Friday, November 25, 2011

The Story That Became A Story

Previously I had written a fictional story and placed it here on my blog. Several people had read it and enjoyed it. In an effort to gain more readers for the blog I decided to submit the story to a blog of English speaking writers based in Peru. My thinking was that perhaps I could expose my writing to more people and gain some constructive criticism that would help improve the story. I did this on a whim and didn't really read the kind of stories that they wrote which would have helped me in the long run.

When I received the criticism from three of the writers I was stunned at what they said. As a matter of fact, I had trouble getting through the volumes of notes that they left because of how angry it made me. Then I had to sit back and think about why I was so angry when reading their comments. Was it just because it was criticism? Was that what I was bristling about? It was not, after all I was expecting some criticism, just not that massive volume that came. Was it because I thought that my story wasn't so good after all? Perhaps I didn't feel my story was good enough? No, none of those things were what I was feeling.

Ultimately I came to the conclusion that it was because not only did they not "get" where I was coming from but that they seemed to want me to write it the way that they would have. I know my writing style isn't very classical or even common but everybody has their own way of writing and mine is what it is. It's not my place to say if another person's style is good or not, after all it's theirs not mine. Their notes were laden with comments about what they would like in the story, more dialogue, less big words, more about the mother and basically at the end for me to wrap it all up in a nice neat package that explained everything to them.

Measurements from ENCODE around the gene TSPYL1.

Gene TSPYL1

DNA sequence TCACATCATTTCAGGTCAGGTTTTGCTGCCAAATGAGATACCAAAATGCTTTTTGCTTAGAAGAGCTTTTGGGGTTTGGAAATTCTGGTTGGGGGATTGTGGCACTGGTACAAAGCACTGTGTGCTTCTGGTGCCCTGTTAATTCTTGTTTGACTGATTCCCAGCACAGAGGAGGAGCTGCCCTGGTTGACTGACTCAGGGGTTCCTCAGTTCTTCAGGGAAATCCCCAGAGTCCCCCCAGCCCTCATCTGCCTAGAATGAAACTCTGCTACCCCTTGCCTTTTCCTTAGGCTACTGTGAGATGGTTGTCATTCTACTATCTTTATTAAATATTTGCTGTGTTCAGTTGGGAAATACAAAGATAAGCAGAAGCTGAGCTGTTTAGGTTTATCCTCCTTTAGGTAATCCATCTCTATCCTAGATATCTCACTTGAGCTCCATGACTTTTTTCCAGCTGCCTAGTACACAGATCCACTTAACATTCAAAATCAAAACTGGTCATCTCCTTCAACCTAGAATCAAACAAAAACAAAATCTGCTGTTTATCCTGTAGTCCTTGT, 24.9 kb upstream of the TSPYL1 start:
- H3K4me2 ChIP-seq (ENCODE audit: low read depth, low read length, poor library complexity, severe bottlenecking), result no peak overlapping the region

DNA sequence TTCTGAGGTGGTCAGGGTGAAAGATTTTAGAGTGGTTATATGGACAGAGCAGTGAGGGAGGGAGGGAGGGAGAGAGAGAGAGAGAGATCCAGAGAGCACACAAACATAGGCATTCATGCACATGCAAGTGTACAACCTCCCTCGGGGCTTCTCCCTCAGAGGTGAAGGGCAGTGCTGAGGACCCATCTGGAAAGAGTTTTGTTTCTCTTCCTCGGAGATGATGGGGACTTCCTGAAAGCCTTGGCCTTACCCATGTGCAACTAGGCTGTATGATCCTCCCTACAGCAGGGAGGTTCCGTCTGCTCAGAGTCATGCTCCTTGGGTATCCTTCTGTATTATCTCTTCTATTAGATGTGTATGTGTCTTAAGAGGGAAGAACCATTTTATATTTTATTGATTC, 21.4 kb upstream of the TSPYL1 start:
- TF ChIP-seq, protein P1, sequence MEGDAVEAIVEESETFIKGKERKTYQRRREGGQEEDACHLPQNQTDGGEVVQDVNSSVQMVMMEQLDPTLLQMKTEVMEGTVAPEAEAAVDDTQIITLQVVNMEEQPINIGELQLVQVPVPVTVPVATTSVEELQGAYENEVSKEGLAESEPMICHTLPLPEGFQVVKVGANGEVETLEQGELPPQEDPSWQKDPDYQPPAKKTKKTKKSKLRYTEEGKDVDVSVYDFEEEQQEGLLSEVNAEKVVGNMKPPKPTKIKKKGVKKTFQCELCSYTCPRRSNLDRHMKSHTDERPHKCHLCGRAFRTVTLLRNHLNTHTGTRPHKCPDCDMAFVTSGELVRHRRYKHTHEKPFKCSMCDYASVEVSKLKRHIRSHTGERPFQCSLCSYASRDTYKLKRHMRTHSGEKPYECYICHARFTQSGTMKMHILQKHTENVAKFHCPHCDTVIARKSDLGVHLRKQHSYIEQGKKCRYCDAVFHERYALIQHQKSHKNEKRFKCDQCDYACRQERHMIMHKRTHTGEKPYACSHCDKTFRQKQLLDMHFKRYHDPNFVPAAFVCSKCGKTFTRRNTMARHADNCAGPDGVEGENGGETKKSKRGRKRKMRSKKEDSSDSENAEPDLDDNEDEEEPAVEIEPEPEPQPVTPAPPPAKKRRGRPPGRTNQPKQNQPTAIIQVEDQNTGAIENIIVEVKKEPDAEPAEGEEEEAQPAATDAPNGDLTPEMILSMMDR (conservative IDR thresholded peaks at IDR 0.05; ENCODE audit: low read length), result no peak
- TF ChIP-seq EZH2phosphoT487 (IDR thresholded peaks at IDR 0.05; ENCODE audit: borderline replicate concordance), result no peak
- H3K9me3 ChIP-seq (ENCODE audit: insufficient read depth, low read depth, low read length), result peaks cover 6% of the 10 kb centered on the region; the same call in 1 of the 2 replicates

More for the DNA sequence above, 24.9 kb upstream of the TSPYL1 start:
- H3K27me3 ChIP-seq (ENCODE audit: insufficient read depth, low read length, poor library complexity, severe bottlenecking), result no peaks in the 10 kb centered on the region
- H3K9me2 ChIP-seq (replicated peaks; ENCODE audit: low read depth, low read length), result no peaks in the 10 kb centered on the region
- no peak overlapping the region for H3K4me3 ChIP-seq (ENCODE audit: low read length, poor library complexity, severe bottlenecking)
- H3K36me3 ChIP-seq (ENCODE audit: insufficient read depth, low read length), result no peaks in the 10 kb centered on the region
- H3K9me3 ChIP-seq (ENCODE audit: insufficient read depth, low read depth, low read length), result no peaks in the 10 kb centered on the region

What they missed was the idea that this was about a man remembering a time when he was young that totally changed what he thought he knew about his life. It was perhaps the very first time that he looked at what went on around him without blinders covering his vision. It was about him starting to realize that there was a lot bigger picture than he could ever have conceived. It was not supposed to answer all of the questions, instead it was supposed to make you question the assumptions you had made when reading the story. It was simply dropping the reader in the middle of a small piece of this persons life without giving a back story. The idea is to challenge the reader to keep up and come up with your own ideas for what had gone on in the boy/mans life.

In the future I'm going to have to do some research and make my choices better when sending anything I've written out to be criticized. After all, you wouldn't want a romance author telling you what's wrong with a sci-fi story would you? I also plan on sifting through the large amount of notes and eliminating the comments about how they wanted it and instead look for those that can actually improve my story. There are some in there and I just need to go through and draw them out. Then I'll bring the story back in it's new and (hopefully) improved state. It will have to be soon however because there is a writing competition coming up in about two months and I'd like to submit my story, if it's ready. That's a big if.

Written and Published by Don Leach. May not be used without permission from the author.

1 comment:

Samantha Bangayan said...

Don, I am SOO sorry that you went through that frustrating experience! You've share a life lesson that I want to remember -- ultimately, *we* should make decisions for ourselves. Others will give their opinions on our work and our lives, but they are only *opinions.* Stay strong and confident. Excited to read *your* original, updated version and best of luck with the writing competition! =)